The World Economic Forum last week issued a new report saying that automation—robotics and artificial intelligence—will have a profound affect on just about every business between now and 2022.
Its Future of Jobs Report provides specific information on the relative magnitude of these trends by industry and geography, and on the expected time horizon for their impact to be felt on job functions, employment levels and skills.
“The fundamental pace of change has only accelerated further since the World Economic Forum published its initial report on this new labour market in January 2016,” Klaus Schwab, founder and executive chairman, WEF wrote in its forward. “With an increased need for tangible evidence and reliable information from the frontlines of this change, this new edition of the Future of Jobs Report once again taps into the collective knowledge of those who are best placed to observe the dynamics of workforces—executives, especially Chief Human Resources Officers, of some of the world’s largest employers—by asking them to reflect on the latest employment, skills and human capital investment trends across industries and geographies.”
Organizations responding to the survey say that they expect to see today’s average of 71% of task hours performed by humans drop to 58% by 2022. That’s a change of 18 percent within four years. And even work tasks that have remained overwhelmingly human—communicating and interacting; coordinating, developing, managing and advising; and reasoning and decision making—will begin to be automated.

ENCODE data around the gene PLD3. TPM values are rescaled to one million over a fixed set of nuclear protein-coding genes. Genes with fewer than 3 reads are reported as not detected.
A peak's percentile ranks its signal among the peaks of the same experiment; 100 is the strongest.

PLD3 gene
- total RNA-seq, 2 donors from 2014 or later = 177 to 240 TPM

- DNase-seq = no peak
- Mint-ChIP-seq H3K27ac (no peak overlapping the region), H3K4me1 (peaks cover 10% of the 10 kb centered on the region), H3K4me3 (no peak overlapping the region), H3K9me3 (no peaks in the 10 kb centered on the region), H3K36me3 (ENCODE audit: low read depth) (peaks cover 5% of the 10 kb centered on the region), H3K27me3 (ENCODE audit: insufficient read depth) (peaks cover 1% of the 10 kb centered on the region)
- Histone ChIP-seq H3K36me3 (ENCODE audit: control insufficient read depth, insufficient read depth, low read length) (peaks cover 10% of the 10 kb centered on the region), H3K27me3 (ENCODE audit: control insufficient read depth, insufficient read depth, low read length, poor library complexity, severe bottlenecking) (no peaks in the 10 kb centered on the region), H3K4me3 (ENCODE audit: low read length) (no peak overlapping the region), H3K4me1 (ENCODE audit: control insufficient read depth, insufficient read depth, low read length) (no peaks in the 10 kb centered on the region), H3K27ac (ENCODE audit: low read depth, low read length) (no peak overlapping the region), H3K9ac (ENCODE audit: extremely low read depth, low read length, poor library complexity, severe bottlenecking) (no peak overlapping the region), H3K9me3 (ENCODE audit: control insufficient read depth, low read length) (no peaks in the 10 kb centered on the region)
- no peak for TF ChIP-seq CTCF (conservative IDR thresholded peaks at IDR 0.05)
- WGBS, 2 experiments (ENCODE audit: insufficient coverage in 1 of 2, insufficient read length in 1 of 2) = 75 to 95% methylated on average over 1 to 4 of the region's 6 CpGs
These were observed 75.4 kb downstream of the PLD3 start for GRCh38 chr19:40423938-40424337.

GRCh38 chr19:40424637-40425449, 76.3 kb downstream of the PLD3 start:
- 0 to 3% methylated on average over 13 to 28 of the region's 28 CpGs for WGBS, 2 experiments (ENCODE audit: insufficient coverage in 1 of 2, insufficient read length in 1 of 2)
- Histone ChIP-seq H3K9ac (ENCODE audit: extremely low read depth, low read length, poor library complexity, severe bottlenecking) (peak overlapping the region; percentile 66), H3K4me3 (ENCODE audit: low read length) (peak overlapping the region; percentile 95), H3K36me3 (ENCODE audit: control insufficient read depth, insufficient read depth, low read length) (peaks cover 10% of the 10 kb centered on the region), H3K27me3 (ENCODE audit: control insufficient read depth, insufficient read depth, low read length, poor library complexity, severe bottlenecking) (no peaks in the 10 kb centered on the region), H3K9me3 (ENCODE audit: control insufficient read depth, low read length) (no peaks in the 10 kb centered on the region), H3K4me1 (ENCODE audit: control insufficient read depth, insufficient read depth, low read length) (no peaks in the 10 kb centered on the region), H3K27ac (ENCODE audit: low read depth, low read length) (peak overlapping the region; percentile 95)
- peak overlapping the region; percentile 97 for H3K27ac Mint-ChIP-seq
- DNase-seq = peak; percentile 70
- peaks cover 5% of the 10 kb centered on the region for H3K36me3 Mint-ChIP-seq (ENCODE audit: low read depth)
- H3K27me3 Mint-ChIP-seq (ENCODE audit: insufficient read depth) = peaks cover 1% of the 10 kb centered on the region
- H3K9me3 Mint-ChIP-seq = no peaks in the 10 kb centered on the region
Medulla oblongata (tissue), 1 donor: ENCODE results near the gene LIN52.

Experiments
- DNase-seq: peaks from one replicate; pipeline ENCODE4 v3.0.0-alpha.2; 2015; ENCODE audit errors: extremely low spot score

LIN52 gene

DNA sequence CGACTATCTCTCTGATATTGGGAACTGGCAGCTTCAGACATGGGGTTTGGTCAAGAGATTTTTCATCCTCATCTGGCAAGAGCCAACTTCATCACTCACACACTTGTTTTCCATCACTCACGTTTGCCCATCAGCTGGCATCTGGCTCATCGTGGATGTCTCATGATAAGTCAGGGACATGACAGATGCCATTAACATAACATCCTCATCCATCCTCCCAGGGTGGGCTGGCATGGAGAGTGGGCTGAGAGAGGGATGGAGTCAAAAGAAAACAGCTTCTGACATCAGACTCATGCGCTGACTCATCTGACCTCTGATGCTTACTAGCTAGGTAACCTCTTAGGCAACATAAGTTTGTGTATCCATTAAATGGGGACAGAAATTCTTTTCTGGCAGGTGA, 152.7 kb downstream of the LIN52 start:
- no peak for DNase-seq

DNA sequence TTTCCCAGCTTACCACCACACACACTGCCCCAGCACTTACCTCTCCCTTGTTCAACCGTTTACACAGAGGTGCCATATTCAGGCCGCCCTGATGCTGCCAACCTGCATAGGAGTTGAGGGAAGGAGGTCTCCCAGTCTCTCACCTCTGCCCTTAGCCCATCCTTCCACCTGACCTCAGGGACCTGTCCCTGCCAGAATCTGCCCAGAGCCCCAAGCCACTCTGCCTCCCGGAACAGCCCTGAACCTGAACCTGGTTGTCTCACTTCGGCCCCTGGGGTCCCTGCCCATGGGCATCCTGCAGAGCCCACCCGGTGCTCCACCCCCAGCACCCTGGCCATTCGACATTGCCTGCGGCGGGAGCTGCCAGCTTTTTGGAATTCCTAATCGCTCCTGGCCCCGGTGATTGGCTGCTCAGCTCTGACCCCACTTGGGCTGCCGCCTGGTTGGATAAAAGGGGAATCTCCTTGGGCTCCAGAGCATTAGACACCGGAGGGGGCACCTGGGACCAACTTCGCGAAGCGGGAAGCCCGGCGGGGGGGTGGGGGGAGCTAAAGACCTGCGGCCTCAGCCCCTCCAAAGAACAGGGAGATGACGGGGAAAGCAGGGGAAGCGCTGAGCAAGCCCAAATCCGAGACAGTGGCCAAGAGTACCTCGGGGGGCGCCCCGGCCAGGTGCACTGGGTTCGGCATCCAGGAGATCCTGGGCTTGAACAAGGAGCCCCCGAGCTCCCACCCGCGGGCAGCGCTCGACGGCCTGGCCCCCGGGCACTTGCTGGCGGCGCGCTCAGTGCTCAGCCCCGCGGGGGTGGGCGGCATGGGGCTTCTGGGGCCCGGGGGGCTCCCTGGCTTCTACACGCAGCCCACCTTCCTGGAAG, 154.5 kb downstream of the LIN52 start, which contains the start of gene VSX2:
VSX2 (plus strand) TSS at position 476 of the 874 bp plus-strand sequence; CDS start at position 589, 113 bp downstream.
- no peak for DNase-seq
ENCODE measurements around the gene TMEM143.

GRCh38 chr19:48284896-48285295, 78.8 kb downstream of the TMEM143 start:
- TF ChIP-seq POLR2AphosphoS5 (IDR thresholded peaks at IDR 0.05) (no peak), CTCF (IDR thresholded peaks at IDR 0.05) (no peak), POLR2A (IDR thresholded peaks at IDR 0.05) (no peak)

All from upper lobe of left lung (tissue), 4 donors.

Of the companies that responded, within the next four years…
- Between 25% and 33% plan to invest in robots (primarily stationary ones);
- 59% plan to significantly modify how they produce & distribute their products;
- 50% expect to modify their geographical base of operations; and
- Nearly 50% expect that automation will lead to some reduction in their full-time workforce. However, 38% expect to extend their workforce to new productivity-enhancing roles, and 25%-plus expect automation to help create new jobs.
Respondents also say that by 2022, no less than 54% of all employees will require significant re- and up-skilling. Of those, about 35% are expected to require additional training of up to six months.
The number one priority for deciding where to locate new jobs is the availability of skilled labor. Second highest is the cost of that labor.